Armavir Voronezh-DM 100-4200
    Armavir Voronezh-DM 100-4200

    Kaliningrad Voronezh-DM 100-4200


    Barnaul Voronezh-DM

    Baranovichi Volga 300-6500

    In addition to the radars listed in the original chart, the table has information about radars that are not listed there - second Voronezh-DM in Armavir, Voronezh-DM in Kaliningrad and Voronezh-VP in Mishelevka. The radars in Armavir and Kaliningrad are assumed to be similar to the first Armavir radar. Orientation of the East-facing Armavir radar can be seen at The Kaliningrad radar is seen on Google Earth. The Voronezh-VP radar in Mishelevka is expected to be more powerful than Voronezh-M deployed in Lekhtusi - VP stands for "high potential" - so its range is probably larger than 4200 km. The radar is not yet seen on Google Earth, so its exact orientation is not known, but the radar fan can be seen on this photo, published in Novosti Kosmonavtiki. 

    Russia has recently discontinued the use of the Daryal radar in Gabala, but I kept it in the table, if only because it was mentioned in the context of potential U.S.-Russian cooperation.

    With so many radars in operation, making a reasonable map of coverage is not that easy. I did, however, put together a Google Earth file that shows the radar fans. You could download it here. The photo above gives a sense of what's in the file.

    Iran confiscates over a ton of narcotics a day

     Iran's media are reporting that police confiscate over a ton of narcotics a day from smugglers.
    Gen. Ali Moayedi, head of Iran's anti-narcotics police, is quoted by newspapers Sunday as saying that some 30 drug smugglers and addicts are identified and arrested every hour in Iran. He said over 200,000 were detained in the past nine months alone.
    Iran lies on a major drug route between Afghanistan and Europe, as well as the Persian Gulf states.
    Moayedi said that over 1,286 kg (2,835 pounds) are confiscated each day. This represents about a fifth of the total drugs that officials have previously said enter Iran --- of the rest, nearly 700 tons are consumed

    Netanyahu vows to push on with E1 settlement

    Israeli police release activists detained after setting up camp to protest illegal settlement in key West Bank area. 
    Israeli Prime Minister Binyamin Netanyahu has pledged to move ahead with building a Jewish settlement in a strategic area of the West Bank, speaking just hours after Israeli troops dragged anti-settlement protesters from the site marked for construction.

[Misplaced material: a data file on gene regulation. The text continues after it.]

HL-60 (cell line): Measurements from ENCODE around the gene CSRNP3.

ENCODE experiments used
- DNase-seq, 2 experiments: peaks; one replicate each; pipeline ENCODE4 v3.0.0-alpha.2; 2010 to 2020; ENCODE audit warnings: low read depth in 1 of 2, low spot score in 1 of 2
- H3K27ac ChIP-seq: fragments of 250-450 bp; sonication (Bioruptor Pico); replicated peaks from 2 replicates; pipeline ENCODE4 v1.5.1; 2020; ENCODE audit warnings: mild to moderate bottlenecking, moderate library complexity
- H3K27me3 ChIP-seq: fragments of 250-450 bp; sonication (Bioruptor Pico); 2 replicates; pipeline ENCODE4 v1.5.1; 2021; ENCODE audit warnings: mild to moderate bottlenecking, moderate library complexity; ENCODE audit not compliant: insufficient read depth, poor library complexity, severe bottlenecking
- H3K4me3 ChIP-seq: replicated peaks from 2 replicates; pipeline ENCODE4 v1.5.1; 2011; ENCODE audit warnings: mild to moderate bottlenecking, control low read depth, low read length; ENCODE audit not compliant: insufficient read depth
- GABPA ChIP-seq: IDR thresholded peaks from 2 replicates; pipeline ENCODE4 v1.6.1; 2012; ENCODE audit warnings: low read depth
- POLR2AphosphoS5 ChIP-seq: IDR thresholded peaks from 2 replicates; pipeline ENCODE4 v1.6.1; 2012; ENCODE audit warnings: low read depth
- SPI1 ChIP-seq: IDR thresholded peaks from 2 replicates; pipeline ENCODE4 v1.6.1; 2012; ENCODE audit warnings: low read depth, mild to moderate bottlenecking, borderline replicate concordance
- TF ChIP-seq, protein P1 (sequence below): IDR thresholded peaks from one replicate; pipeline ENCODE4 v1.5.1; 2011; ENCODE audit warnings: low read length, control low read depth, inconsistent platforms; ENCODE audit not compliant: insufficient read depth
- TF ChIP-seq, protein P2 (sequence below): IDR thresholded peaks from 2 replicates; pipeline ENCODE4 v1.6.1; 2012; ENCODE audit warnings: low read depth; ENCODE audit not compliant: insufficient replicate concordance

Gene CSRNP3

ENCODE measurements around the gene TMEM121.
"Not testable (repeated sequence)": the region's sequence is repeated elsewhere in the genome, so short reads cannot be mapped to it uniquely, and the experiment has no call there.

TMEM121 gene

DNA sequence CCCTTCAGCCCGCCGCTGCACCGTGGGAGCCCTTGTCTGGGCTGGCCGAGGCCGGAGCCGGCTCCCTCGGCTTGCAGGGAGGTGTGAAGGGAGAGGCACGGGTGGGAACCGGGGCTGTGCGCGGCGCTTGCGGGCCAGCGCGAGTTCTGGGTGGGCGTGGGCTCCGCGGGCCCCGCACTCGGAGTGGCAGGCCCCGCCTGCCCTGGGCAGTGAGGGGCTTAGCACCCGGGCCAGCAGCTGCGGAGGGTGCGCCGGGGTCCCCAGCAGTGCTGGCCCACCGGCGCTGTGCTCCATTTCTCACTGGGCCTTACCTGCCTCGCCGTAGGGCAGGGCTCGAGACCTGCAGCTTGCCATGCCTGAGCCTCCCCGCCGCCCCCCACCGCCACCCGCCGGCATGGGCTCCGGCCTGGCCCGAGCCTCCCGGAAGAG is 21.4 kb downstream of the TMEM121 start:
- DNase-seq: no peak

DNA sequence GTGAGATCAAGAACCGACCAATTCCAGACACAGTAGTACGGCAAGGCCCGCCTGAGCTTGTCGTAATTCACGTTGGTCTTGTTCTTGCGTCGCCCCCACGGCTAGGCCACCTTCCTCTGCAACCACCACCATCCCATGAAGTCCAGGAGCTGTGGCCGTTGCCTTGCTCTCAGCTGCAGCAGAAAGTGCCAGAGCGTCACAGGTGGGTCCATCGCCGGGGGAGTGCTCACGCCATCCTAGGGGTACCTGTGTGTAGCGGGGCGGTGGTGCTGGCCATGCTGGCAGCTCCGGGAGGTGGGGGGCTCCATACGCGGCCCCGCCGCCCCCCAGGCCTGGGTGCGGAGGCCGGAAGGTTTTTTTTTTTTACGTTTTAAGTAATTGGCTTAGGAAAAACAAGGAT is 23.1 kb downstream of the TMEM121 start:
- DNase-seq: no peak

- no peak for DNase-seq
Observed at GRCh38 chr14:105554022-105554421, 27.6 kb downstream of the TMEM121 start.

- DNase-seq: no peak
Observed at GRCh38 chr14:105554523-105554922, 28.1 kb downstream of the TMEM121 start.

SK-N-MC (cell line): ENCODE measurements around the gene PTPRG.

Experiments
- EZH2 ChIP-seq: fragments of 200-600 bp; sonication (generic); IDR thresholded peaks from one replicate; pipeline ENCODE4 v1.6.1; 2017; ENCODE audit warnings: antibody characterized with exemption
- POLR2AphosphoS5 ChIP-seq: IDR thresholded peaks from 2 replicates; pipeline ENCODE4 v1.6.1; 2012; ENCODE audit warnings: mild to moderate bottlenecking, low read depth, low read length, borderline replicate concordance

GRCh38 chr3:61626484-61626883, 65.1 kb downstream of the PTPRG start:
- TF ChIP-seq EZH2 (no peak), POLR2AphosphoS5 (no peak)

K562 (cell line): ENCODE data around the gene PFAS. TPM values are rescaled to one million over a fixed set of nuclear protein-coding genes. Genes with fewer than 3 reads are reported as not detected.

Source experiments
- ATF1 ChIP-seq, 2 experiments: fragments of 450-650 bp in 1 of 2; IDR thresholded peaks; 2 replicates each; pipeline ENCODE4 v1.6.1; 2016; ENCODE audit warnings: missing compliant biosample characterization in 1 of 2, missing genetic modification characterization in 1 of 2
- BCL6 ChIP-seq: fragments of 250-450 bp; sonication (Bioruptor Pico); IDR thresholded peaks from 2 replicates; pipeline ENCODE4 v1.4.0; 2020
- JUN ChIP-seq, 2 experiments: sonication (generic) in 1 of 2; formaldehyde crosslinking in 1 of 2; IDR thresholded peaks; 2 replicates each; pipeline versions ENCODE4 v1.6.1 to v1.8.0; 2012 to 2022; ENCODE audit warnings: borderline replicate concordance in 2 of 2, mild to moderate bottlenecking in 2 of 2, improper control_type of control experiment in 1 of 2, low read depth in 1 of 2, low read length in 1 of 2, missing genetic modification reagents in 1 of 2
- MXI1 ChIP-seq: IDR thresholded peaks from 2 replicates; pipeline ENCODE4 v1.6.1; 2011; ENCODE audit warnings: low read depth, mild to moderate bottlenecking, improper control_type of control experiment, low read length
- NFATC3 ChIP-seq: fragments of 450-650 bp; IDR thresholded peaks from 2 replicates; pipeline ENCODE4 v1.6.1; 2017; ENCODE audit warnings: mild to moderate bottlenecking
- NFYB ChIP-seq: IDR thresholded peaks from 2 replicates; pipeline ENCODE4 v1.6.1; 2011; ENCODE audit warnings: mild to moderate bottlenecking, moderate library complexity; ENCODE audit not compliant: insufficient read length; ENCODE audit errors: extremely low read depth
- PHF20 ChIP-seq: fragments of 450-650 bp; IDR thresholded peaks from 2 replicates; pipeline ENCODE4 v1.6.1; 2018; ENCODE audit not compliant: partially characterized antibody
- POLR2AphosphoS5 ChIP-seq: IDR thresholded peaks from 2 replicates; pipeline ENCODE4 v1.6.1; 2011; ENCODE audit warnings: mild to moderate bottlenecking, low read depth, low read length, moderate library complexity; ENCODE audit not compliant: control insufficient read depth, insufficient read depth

The planned settlement, known as E1, would deepen East Jerusalem's separation from the West Bank, both war-won areas the Palestinians want for their own state.
    Netanyahu told Israel army radio Sunday that planning for E1 is moving ahead and that "there will be construction".
    In a meeting with his Cabinet, Netanyahu said: "As soon as I was updated on the Palestinian gathering, I ordered the evacuation and it was indeed carried out last night in the best possible manner."
    About 200 Palestinian activists had set up the camp, named Bab al-Shams, which means Gate of the Sun in Arabic, on Friday in the controversial E1 area between Israel-annexed East Jerusalem and the illegal settlement of Maaleh Adumim.
    "We will not allow anyone to harm the contiguity between Jerusalem and Maale Adumim.We will not allow anyone to harm the contiguity between Jerusalem and Maale Adumim," said Netanyahu.
    The protesters had defied Israeli orders to leave until police moved in at around 2:30am (00:30 GMT) on Sunday.
    "Hundreds of Israeli police came from all directions, surrounding all those who were in the tents and arresting them one by one," Palestinian legislator Mustafa Barghouthi said.
    Micky Rosenfeld, a police spokesman, said that no arrests had been made.
    "They were told they were trespassing and carefully escorted from the site one by one," he said. "Nobody was hurt on either side."
    About 500 police took part in the operation, he added.

    Bomb hits convoy of Iraq's Sunni finance minister

    Attackers detonated a bomb Sunday next to a convoy carrying the Iraqi finance minister, a central figure in more than two weeks of protests by minority Sunnis against the Shiite-dominated Baghdad government, police said.
    The minister, Rafia al-Issawi, was not hurt in the bombing. The device exploded as the last car in his convoy was passing by.
    Al-Issawi is one of the senior Sunni officials in the government. Arrest of his bodyguards set off a wave of protests in Anbar province, a huge, mostly Sunni area, once a haven for al-Qaida militants that targeted Shiites and U.S. forces during the American-led operation in Iraq that started in 2003. The last U.S. combat soldiers left Iraq a year ago.
    The minister was heading to Fallujah to meet with tribal leaders. Fallujah is at the eastern edge of Anbar, closest to Baghdad.
    The attack on al-Issawi could trigger another round of protests. Rare demonstrations by angry Sunnis on the main highway between Iraq and Syria caused disruptions over the past two weeks. Sunnis charge that the central government is discriminating against them.
    In violence in Anbar on Sunday, police said a roadside bomb exploded next to a security patrol in Fallujah, killing a 7-year-old boy who was walking near the patrol. Three policemen were wounded.
    Medics in nearby hospitals confirmed the casualty figures.